Communication Calisthenics by Adam Sancic

Topic: Communication

As I look up at what I assume is either a letter or a number above the boarding platform, that familiar uneasiness resurfaces. A tiny knot of panic quickly tightens around what I now imagine to be a huge hole in my stomach… I should have been better prepared for this trip. Maybe at least printed out a cheat sheet of common phrases or even a caveman-inspired cardboard drawing that I’d hold up to confused onlookers, requesting the need for an immediate rescue from the US consulate.

Maybe walking back and forth between the terminals might help? Perhaps I can find a common point of reference, and at least get on a train that seems like it might be headed in the right direction?

I often think back on that day and remember the acute sense of helplessness that welled up in my throat like a bloated toad. In the end, I managed to stir up enough humility to ask someone for help, and eventually found my way to my intended destination. I now often reflect on that day whenever I miserably fail to get my point across.

Hey, this should be easy…At least we speak the same language.

Really?  You got that from what I just said??

So, just how can I attempt to better communicate my intentions on both a personal and professional level?

What I’ve come to realize is there’s no telling just how someone is going to interpret what you say. Even the simplest of exchanges may result in  the most undesirable of consequences. I’ve had a few casual relationships, and several bad encounters, extended beyond their  initial “expiration date”  from nothing more than one misspoken or poorly thought out sequence of words.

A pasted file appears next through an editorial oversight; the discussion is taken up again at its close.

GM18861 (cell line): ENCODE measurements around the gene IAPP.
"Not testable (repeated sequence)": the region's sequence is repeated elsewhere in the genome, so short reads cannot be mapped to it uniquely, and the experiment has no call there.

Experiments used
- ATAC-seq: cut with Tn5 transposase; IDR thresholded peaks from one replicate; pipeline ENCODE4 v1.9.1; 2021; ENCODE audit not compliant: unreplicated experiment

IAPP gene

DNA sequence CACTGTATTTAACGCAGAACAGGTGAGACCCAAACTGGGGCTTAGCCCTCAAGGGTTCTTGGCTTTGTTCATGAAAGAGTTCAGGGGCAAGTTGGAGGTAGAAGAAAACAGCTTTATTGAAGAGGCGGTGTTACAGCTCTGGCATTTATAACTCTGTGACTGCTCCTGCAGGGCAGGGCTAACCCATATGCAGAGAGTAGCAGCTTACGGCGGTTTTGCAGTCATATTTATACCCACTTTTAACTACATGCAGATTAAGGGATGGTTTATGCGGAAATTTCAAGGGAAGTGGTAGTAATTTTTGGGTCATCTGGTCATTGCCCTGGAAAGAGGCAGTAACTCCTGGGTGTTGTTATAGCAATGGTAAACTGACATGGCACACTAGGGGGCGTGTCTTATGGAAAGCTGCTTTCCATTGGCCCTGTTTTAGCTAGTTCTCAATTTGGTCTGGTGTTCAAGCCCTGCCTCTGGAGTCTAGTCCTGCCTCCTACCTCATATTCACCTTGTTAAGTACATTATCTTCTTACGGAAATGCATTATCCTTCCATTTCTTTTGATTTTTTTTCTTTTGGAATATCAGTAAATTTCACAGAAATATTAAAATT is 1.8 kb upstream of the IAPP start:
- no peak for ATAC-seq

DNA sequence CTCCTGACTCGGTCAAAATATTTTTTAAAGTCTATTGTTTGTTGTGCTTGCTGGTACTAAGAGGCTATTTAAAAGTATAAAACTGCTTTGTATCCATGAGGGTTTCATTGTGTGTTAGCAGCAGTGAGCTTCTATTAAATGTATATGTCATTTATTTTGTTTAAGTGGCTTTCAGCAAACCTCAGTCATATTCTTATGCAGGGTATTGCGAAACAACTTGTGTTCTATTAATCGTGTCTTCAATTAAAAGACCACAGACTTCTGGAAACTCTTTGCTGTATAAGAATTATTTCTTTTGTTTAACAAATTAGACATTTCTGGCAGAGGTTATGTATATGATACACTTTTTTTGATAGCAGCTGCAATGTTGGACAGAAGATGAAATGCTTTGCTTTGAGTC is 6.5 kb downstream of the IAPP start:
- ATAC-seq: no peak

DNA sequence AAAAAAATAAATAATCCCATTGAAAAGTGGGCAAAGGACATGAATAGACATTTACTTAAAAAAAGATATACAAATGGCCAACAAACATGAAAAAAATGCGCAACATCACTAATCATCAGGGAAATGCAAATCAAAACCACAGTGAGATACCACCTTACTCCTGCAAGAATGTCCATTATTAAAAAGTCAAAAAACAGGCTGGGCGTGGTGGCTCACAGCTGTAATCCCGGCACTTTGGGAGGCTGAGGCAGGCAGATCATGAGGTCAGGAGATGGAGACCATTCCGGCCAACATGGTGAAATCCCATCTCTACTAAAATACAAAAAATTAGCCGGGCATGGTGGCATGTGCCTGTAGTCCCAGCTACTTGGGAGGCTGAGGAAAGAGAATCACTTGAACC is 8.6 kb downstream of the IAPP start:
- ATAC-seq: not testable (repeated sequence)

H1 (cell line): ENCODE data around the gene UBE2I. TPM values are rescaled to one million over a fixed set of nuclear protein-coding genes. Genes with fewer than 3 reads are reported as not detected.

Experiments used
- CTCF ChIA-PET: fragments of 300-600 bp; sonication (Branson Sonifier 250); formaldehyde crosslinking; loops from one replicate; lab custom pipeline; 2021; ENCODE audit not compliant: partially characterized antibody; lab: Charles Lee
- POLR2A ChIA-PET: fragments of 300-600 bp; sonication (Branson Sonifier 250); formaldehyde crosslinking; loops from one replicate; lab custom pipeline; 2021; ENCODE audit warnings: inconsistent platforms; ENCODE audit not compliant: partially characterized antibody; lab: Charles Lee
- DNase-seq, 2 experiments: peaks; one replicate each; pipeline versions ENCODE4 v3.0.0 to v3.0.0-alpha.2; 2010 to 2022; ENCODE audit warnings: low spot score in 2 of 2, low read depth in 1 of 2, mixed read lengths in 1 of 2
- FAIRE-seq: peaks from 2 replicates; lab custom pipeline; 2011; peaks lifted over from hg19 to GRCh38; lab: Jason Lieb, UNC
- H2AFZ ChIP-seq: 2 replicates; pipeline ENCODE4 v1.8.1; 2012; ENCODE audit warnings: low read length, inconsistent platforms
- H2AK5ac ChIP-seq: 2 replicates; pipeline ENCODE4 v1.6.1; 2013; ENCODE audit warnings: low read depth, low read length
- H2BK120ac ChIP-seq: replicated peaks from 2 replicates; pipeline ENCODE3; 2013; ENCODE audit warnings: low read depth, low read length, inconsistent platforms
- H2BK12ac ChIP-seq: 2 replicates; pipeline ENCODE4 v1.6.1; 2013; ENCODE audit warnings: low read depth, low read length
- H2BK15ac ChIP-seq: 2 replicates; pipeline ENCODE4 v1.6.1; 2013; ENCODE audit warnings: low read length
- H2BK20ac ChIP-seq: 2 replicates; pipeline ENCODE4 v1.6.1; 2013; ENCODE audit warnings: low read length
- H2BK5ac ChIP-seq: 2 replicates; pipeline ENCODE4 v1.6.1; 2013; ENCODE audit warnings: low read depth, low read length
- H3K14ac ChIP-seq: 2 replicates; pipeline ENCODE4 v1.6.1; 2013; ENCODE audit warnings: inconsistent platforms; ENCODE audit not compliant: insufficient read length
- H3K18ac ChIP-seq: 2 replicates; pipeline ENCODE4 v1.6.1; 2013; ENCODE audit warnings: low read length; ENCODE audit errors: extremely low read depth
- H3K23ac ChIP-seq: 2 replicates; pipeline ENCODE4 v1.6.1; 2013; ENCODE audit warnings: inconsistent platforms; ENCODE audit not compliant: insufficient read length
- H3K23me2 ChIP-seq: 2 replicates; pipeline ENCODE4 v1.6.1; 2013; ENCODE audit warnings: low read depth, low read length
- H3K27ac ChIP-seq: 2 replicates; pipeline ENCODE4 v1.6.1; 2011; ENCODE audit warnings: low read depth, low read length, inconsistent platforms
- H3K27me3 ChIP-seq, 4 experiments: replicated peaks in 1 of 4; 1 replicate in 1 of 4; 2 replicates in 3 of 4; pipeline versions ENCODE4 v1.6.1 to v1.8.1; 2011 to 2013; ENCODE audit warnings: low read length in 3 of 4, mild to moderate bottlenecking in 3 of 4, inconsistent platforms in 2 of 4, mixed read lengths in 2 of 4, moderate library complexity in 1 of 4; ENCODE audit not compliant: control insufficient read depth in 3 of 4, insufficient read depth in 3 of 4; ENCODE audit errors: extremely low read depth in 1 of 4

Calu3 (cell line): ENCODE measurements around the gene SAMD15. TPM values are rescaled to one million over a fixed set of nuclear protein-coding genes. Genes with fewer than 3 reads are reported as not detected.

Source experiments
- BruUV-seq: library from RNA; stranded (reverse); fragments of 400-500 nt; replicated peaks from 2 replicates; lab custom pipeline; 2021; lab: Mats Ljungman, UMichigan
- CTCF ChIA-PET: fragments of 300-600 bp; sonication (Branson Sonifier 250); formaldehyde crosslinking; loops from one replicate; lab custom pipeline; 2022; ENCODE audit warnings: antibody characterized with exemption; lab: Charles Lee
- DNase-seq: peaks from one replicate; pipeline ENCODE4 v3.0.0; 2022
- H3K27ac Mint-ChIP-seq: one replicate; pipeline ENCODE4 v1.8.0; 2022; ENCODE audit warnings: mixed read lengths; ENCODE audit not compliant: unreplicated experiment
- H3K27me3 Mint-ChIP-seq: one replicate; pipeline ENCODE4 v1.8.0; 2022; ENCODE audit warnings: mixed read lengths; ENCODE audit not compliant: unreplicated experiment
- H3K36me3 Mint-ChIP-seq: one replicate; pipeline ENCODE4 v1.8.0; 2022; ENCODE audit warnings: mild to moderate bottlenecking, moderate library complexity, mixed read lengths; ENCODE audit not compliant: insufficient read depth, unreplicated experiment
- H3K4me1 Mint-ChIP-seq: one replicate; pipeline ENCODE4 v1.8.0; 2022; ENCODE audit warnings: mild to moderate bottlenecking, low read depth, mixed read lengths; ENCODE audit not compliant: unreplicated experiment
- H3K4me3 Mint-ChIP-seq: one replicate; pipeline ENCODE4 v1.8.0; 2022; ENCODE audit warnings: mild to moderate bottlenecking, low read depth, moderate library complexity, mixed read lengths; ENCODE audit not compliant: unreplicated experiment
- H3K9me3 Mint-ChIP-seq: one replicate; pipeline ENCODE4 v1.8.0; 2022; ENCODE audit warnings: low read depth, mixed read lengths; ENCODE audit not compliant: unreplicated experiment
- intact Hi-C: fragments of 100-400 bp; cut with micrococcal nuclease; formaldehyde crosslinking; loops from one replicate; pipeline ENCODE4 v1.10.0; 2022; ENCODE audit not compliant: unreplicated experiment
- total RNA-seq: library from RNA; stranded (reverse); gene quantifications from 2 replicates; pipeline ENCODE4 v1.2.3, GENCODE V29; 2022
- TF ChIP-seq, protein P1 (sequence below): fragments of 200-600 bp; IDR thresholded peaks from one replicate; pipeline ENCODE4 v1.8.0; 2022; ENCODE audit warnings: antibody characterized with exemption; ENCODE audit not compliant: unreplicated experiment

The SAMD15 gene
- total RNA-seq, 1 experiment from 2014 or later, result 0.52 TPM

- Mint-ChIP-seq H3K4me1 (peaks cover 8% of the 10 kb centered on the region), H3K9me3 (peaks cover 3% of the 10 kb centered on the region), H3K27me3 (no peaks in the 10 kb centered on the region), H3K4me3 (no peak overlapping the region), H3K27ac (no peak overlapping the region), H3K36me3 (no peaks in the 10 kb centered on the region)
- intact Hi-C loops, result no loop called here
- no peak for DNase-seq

Lately, I’ve come to the realization that communication is directly connected to one’s level of intention. I find it to be a constant exercise in both self awareness and the ability to think not only about the intention of the message you’re trying to convey, but also the consideration of your audience. What is their capacity for understanding?  Is there anything really in it for them? My three year old has quickly taught me that there has to be a “buy in” angle to it all.

With that, I’ve come up with the following steps of conscientious communication:

1) Honesty – that “master of the obvious” piece of the communication puzzle. Everyone knows what it feels like to be deceived, and trust is the most difficult thing to re-establish once you’ve lost it.

2) Effort – going with the “bare minimum” when  attempting to communicate. I can’t tell you how many times I’ve been too caught up in my own shit and simply spewed out the cursory “How was your day?” checklist, as opposed to actually taking a moment to see how someone’s day went. Anybody that thinks being intentional with someone is some innate force fueled solely by love is kidding themselves.

3) Perspective – putting yourself in their shoes. I remember promising myself as a kid that I would never be the father that dismissed my child’s emotions, no matter how trivial they appeared. Feelings are very real and worth exploring with those you care about, no matter how trivial they may seem. Five times out of ten something that may initially appear as insignificant becomes a doorway to a bigger issue just waiting to be solved.

4) Genuineness – sarcasm has no place as a meaningful form of communication and should be limited to only your thickest skinned cohorts (the ones with whom you share enough about their past to have them jailed).  Gender note: sarcasm is like The Three Stooges to all women – they don’t get it and they don’t like it.

All this takes effort and, like everything else in life, there are still no guarantees. What it will bring is the feeling that you’ve put forth your best effort to communicate in a way that’s healthy and easy to interpret.

And, at the very least,  you’ll feel a little less guilty the next time you say something really stupid.

One Response to “Communication Calisthenics by Adam Sancic”
  1. Richard Wiseman says:

    Love this! Especially three stooges. I’m not just sarcastic I’m an ‘Irony Ninja’ and my wife thinks I’m serious most of the time. Great blog. Thanks for sharing.

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